San Francisco Mayor Ed Lee announced a “Shared Prosperity for the Arts Package,” in which the city will contribute $7 million for the next two years to programs supporting the arts.
The new funding package includes a $2 million enhancement to the Cultural Equity Endowment Fund plus $1 million dedicated to Grants for the Arts. The latter supports individual artists and under-served communities, as well as small and mid-sized not-for-profits. An additional $3.8 million has been set aside to make a capital investment in the city’s Civic Art Collection and Cultural Centers and for some unspecified arts education.
A sizzling local economy helped generate these unexpected revenues. As part of the package, the San Francisco Arts Commission (SFAC) also plans to explore new opportunities for how to build dedicated housing for the artists. This will be done in collaboration with the Mayor’s Office, who submitted their two-year budget plan to the Board of Supervisors back on June 1.
We spoke with Tom DeCaigny, who was appointed Director of Cultural Affairs by Mayor Lee in January 2012, about the significance of this news and what makes this funding package so unique.
Why is the Shared Prosperity for the Arts Package so important?
San Francisco would not be the same place without the arts. The arts and culture industry has helped define the character of this city and plays a critical role in fueling our local economy. According to the Americans for the Arts’ recent Creative Industries: Business & Employment in the Arts report, San Francisco is home to over 5,000 arts businesses that employ approximately 30,000 people. Arts and culture tourism brings $1.7 billion of economic activity each year into our city. In our current economic climate when issues around affordability are impacting our artist communities, the Mayor’s Shared Prosperity for the Arts Package demonstrates that as a city we value the arts and are committed to maintaining a vibrant arts ecology in San Francisco.
This is a historic moment – the Mayor has increased the Cultural Equity Endowment by $1 million annually (a 50% increase) bringing the Arts Commission’s total annual grants funding to $5.2 million. He has also dedicated an additional $500,000 annually to Grants for the Arts to support small and mid–size arts organizations with general operating support. Our intent is that this additional funding will help mitigate the impact of our current affordability challenges on our artist communities by providing more opportunities for artists to work and build their overall capacity so that they can continue to thrive. We know that many artists are having to make difficult decisions about whether or not they can afford to stay in the city. We hope this new public funding will help keep artists working and living in San Francisco.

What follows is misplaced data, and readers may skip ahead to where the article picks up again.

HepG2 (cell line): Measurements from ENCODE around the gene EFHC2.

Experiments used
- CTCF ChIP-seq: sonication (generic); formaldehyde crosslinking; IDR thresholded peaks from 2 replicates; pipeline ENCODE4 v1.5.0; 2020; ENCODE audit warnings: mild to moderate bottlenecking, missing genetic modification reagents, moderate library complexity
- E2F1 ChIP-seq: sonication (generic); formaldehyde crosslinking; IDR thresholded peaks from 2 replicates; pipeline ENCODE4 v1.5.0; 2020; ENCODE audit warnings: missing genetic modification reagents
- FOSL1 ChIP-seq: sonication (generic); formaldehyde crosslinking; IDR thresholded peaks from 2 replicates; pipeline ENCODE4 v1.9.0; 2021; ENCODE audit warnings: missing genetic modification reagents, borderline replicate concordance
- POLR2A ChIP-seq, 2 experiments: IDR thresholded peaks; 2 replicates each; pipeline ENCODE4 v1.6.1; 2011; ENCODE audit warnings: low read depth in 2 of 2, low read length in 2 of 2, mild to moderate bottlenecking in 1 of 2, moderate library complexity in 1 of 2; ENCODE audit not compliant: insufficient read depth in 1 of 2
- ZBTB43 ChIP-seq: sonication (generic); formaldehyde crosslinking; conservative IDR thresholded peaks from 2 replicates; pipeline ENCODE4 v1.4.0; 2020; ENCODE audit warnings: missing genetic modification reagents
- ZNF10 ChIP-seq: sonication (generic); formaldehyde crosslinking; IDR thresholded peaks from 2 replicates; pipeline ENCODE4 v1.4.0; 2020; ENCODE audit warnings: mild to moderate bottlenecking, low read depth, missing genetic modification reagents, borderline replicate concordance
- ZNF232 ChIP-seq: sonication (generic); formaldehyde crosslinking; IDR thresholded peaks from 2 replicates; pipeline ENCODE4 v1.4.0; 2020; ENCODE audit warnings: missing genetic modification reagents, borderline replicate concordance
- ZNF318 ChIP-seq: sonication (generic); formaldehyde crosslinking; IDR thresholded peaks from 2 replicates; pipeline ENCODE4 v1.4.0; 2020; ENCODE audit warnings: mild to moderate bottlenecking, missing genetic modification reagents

What makes this funding contribution unique compared to efforts in other large cities?
San Francisco provides more per capita funding for the arts than any other large municipality in the country. This, coupled with the fact that San Francisco has one of the fastest growing economies in the nation that has enabled the Mayor to increase funding for the arts, sets us apart from most other cities. We are also innovating with new public/private partnership models like the Community Arts Stabilization Trust (CAST) to help small and mid-size arts organizations secure long-term, affordable space. As cities across the country grow in population and become more expensive places to live, San Francisco is leading the way with new models that ensure the arts continue to improve our quality of life.
Do you plan to collaborate with other organizations for exploring new opportunities to build housing for artists?
As part of his Shared Prosperity for the Arts package, Mayor Lee has charged the Arts Commission, the Mayor’s Office of Housing and the Office of Community Investment and Infrastructure to come up with a joint proposal for affordable housing for artists, again demonstrating a commitment to preserving artist communities and the cultural fabric of our city.
Are there examples of struggling small and mid-sized arts not-for-profits hurting from the strong local real estate market?
There are many examples. Fortunately, in the last year, the Arts Commission through a $2 million grant to the Northern California Community Loan Fund (NCCLF) and Community Arts Stabilization Trust (CAST) has been able to offer financial and technical assistance to arts non-profits facing eviction or rent increases. NCCLF and CAST have recently announced the grantees receiving direct financial assistance through this fund. They are: Boxcar Theatre, CounterPulse, Gray Area Foundation for the Arts, Inc. Root Division and Women’s Audio Mission. Organizations receiving technical assistance on their lease negotiations and/or affordable space searches include: Artists’ Television Access, ArtSeed, Aunt Lute, Cartoon Art Museum, Center for Sex and Culture, Dance Mission, Galeria de la Raza, Meridian Gallery, Presidio Performing Arts Center, SOMArts, Stagewrite, The Roxie, Theatre Flamenco, and World Arts West.